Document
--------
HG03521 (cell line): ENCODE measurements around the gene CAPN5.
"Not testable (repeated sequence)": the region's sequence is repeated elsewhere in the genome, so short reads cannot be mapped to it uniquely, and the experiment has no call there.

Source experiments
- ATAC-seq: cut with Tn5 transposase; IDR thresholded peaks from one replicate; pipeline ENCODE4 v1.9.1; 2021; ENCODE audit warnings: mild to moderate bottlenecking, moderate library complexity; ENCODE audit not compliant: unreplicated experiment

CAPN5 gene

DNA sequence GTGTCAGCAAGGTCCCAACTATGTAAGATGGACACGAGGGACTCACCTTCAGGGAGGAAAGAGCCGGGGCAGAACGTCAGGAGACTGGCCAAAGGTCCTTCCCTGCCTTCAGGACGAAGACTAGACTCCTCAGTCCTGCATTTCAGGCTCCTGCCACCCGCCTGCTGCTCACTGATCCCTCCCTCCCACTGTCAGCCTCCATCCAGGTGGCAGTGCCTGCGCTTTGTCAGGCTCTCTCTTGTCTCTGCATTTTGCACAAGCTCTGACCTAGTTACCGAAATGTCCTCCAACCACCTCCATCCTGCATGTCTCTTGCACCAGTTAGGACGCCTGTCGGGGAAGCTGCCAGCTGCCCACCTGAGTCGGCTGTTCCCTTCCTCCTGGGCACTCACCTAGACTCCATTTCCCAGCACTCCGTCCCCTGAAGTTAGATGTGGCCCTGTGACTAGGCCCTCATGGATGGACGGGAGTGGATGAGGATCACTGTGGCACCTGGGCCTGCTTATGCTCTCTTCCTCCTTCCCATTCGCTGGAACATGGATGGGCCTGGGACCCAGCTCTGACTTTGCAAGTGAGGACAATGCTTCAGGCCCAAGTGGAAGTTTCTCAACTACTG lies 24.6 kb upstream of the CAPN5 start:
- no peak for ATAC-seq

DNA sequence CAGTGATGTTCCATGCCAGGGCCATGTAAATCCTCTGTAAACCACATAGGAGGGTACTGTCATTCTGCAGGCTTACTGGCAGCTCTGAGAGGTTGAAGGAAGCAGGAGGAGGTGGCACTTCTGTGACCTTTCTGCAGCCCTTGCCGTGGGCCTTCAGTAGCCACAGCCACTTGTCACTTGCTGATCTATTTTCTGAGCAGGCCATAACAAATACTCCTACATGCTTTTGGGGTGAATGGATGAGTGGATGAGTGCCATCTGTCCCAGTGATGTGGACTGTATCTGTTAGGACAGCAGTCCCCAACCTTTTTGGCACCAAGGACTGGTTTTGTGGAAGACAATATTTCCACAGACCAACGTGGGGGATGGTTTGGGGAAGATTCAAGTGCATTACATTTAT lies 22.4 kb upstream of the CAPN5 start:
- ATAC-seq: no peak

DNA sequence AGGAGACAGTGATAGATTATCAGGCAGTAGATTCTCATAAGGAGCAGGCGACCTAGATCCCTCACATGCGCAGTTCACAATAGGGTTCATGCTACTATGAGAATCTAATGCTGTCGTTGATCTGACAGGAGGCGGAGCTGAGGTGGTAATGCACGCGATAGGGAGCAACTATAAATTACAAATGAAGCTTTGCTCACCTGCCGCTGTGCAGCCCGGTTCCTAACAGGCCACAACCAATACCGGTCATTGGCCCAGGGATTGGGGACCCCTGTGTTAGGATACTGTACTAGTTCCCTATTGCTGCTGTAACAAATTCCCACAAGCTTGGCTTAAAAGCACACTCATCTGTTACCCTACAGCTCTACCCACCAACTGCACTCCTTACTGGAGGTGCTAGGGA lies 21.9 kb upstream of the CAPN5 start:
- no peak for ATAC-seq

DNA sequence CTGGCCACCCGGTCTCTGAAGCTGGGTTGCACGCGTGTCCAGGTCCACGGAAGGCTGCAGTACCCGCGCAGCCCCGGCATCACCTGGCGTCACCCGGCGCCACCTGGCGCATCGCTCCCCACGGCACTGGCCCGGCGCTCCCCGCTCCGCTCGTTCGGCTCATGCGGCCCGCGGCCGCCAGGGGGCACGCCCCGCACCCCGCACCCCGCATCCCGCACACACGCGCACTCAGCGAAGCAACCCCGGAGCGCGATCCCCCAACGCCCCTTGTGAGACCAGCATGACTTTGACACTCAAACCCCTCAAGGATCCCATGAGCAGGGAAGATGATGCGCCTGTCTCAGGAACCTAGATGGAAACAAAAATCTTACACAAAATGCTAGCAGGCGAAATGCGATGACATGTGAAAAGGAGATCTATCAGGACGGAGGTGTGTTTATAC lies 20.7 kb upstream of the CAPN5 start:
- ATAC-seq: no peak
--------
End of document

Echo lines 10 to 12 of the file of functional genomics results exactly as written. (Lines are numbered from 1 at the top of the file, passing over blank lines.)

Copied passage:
DNA sequence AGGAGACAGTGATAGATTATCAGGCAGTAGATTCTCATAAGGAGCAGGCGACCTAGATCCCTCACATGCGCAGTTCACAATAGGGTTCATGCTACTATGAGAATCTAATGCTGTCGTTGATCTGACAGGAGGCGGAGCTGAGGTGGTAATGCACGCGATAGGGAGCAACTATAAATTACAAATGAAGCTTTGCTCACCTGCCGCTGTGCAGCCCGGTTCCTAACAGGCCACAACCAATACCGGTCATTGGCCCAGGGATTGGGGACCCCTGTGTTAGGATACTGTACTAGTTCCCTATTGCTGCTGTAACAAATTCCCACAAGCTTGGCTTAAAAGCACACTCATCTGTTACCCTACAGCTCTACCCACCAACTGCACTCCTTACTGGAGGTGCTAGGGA lies 21.9 kb upstream of the CAPN5 start:
- no peak for ATAC-seq

DNA sequence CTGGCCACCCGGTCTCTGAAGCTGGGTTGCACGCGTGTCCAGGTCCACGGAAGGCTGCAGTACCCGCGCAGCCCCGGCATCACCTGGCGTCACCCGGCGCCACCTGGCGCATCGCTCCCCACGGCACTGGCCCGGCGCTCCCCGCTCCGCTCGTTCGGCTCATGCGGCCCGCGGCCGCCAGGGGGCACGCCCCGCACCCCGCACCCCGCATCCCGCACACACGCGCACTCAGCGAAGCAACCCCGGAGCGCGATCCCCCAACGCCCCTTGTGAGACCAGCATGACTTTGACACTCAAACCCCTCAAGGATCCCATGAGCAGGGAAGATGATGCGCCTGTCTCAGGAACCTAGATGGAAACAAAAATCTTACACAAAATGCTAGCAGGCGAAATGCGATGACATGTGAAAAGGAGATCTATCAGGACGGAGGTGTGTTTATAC lies 20.7 kb upstream of the CAPN5 start: